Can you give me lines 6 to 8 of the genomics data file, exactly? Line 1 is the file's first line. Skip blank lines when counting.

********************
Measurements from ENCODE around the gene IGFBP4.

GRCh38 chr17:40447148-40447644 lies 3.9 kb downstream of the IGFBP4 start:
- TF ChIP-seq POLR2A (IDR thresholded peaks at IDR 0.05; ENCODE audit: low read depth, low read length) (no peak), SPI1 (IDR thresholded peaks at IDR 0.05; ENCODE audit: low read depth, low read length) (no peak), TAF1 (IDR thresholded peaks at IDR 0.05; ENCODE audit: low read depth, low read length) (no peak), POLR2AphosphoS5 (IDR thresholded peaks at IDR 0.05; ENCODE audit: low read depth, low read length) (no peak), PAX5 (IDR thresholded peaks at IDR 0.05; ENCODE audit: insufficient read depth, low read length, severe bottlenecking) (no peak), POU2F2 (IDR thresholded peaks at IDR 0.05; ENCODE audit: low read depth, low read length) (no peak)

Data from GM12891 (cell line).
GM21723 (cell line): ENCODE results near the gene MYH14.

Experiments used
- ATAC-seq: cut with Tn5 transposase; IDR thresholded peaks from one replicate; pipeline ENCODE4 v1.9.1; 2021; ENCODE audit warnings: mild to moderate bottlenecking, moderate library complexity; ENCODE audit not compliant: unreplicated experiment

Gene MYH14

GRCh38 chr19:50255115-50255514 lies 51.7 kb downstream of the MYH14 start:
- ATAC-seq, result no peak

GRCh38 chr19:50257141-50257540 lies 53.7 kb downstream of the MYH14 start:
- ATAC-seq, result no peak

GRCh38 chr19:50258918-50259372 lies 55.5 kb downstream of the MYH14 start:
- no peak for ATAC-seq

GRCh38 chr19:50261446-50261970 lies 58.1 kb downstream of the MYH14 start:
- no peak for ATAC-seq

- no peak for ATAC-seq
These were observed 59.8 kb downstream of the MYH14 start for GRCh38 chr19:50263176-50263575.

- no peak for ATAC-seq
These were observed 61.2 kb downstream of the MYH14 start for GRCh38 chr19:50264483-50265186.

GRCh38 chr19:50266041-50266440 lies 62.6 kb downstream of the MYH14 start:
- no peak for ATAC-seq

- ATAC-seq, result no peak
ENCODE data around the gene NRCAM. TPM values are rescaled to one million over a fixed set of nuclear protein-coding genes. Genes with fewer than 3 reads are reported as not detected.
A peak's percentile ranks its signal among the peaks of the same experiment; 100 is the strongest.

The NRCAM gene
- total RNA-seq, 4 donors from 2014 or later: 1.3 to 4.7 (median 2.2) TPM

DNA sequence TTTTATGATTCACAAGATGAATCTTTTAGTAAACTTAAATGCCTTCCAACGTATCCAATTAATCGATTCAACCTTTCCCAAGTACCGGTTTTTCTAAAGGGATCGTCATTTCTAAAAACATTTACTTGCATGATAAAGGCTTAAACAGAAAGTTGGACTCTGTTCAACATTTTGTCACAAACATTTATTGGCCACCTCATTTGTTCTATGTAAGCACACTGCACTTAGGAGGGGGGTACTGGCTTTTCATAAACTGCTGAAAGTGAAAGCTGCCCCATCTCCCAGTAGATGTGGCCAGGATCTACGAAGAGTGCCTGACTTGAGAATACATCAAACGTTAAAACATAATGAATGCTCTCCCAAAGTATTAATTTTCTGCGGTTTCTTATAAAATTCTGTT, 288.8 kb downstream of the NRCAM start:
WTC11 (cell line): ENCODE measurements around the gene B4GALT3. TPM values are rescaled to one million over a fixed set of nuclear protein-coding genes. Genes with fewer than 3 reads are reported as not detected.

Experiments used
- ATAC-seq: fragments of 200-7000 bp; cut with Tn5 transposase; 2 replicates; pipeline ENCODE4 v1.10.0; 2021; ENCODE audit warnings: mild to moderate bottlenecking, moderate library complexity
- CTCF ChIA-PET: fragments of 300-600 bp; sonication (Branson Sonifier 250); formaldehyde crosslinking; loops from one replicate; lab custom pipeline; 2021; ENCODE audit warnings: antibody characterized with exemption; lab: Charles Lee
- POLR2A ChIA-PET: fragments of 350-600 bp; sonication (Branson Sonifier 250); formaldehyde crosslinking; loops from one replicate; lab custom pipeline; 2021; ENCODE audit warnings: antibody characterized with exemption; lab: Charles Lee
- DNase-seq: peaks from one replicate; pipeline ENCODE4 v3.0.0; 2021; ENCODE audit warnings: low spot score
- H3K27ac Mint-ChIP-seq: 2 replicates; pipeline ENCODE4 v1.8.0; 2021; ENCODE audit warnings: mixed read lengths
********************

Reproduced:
Experiments used
- ATAC-seq: cut with Tn5 transposase; IDR thresholded peaks from one replicate; pipeline ENCODE4 v1.9.1; 2021; ENCODE audit warnings: mild to moderate bottlenecking, moderate library complexity; ENCODE audit not compliant: unreplicated experiment

Gene MYH14